venerdì 15 maggio 2009

Come cambiare

Bruce Eckel è un consulente software, uno dei migliori, autore di "Thinking in C++", "Thinking in Java", etc. In questo post parla di come gestire il cambiamento. Si riferisce allo sviluppo di software, ma ci da delle lezioni valide in generale:

All these questions I keep asking are really the same: "Is change possible?" The answer, of course, is "Yes... but it's unlikely." Even the traumatized would prefer to think of it as a bad dream, and to go back to the way things were, blissfully thinking that everything is working OK. To quote Weinberg again: "People hate change. They really, really hate change."


You may hate your cubicle, but you keep going back to it. If you get kicked out, you try to get back to it or to another cubicle somewhere else. Cubicles are the devil you know, and that culture collects other people who are equally willing to resist change to keep out the uncertainty of the unknown. It's our nature to keep to certainty, and put up with rather a lot of pain to do so.

In the face of human propensity towards sameness, how do we introduce change?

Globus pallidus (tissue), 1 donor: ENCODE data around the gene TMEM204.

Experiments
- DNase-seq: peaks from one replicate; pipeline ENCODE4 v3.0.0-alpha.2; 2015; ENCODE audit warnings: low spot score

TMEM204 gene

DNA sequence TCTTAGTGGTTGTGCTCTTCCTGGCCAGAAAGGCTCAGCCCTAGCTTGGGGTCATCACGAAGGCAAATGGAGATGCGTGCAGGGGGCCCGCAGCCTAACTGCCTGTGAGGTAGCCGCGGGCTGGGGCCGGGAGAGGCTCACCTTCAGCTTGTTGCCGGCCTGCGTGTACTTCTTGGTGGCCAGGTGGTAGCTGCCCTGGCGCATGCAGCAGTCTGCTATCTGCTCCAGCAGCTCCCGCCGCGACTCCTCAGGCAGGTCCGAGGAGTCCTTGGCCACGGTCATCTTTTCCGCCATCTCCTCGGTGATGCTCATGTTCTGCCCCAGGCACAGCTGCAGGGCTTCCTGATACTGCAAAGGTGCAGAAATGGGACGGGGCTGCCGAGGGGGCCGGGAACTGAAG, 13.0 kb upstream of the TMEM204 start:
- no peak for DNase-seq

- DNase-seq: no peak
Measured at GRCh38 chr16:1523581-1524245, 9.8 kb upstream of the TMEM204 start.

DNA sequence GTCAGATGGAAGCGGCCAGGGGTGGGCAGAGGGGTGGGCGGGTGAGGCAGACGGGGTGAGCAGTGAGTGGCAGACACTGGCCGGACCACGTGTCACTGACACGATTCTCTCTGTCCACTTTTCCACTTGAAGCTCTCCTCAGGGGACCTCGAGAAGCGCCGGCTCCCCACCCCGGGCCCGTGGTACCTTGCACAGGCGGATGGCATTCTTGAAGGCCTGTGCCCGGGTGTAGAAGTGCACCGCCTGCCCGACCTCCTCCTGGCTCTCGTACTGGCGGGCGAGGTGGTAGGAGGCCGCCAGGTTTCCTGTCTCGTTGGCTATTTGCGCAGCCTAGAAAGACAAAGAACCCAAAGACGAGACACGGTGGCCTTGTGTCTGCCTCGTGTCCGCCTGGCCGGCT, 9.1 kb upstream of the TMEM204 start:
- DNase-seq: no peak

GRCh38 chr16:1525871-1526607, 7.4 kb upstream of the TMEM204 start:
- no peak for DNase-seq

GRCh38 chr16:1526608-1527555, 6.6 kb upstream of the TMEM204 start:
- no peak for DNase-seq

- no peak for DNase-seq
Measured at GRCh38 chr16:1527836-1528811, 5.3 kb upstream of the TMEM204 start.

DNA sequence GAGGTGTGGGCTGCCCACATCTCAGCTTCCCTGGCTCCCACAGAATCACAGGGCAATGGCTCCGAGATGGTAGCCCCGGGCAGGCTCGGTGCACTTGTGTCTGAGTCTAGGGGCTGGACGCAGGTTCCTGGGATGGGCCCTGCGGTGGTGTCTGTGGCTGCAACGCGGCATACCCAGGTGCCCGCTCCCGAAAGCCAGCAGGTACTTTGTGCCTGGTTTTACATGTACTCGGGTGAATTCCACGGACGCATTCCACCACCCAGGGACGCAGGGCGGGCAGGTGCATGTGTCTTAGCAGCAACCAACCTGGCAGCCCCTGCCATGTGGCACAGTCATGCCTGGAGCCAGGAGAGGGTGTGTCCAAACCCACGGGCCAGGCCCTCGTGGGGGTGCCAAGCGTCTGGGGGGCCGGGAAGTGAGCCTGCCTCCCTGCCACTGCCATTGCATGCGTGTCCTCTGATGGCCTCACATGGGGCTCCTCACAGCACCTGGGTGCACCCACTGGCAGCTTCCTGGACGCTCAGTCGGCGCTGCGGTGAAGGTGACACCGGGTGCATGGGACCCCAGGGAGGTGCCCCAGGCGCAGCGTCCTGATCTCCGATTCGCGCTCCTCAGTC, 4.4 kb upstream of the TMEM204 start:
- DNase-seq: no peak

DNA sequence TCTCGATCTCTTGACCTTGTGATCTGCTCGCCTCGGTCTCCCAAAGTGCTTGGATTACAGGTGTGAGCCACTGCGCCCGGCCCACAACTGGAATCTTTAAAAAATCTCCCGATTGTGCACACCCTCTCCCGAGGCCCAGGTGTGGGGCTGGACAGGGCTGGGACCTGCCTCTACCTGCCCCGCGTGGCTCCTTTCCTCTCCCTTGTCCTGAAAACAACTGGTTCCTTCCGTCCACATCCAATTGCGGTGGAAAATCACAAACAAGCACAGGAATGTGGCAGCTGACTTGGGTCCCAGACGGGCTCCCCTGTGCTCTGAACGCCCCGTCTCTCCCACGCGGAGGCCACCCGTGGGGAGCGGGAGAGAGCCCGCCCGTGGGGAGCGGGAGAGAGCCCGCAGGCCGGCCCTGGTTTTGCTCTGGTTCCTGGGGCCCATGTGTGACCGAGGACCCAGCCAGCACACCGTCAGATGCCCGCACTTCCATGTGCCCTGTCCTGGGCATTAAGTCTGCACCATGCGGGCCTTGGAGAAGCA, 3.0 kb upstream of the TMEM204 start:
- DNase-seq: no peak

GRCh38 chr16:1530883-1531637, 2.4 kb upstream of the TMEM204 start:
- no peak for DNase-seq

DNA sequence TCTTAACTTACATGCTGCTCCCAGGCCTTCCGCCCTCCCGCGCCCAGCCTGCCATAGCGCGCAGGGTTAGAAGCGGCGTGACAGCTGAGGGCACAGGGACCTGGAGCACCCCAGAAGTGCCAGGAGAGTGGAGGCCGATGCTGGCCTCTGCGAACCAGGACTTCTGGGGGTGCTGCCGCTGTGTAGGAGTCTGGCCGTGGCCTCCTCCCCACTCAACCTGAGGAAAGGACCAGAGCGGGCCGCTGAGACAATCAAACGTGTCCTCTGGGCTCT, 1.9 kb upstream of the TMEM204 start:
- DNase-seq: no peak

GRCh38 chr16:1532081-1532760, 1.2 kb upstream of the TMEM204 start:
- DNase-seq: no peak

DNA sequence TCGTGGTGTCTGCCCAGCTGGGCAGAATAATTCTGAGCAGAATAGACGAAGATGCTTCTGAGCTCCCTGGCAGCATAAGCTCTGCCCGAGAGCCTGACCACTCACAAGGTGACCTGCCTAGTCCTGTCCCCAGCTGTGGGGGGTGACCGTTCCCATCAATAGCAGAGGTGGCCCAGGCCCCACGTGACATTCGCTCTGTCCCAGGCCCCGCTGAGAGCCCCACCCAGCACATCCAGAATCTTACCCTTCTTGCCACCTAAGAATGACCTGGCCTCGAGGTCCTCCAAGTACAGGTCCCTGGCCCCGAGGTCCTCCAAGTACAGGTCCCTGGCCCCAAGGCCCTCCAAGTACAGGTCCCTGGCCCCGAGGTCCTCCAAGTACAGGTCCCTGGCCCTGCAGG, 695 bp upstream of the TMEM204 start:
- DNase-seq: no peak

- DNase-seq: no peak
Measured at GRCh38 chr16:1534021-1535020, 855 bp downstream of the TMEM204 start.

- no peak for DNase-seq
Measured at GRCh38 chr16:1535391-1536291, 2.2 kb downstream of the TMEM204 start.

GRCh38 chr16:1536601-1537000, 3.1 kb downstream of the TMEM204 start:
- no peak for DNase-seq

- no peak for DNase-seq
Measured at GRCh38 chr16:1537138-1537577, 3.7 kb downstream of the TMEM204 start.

1. The change must fit the ability of the team to deal with change. A consultant that shows up and says "you need to adopt (my favorite flavor) of Agile" does not fit my definition of a consultant. [...]

  2. The change must be introduced subtly, so as not to engage the limbic system. [...] your "primitive brain" is easily frightened and always scanning for changes. The main trick is [...] to introduce changes that are so un-threatening that your primitive brain laughs. For example, I was having trouble flossing. Saying "I'm going to floss three times a day" was a big, frightening change, so the primitive brain goes into flight mode. But I could safely commit to "I'm going to floss once a month" without causing any reaction (the dentist in our group was thrilled). And each time I did floss, it turned out not to be such a big deal, so over time I became a much more frequent flosser.

  3. The force for change must be steady, to overcome the natural tendency to return to the original resting state. As noted earlier, our impulse when disturbed is to return to our comfort zone (even if it's not really comfortable, but only familiar). So if a consultant shows up and introduces a new technique and then leaves, it seems interesting in theory "but we have work to do" and so it's just too easy to return to what you always do. Even if the consultant helps you restructure your project for the new technique, the minute there's some pressure and you don't know what to do, you'll fall back into your old ways. [...]

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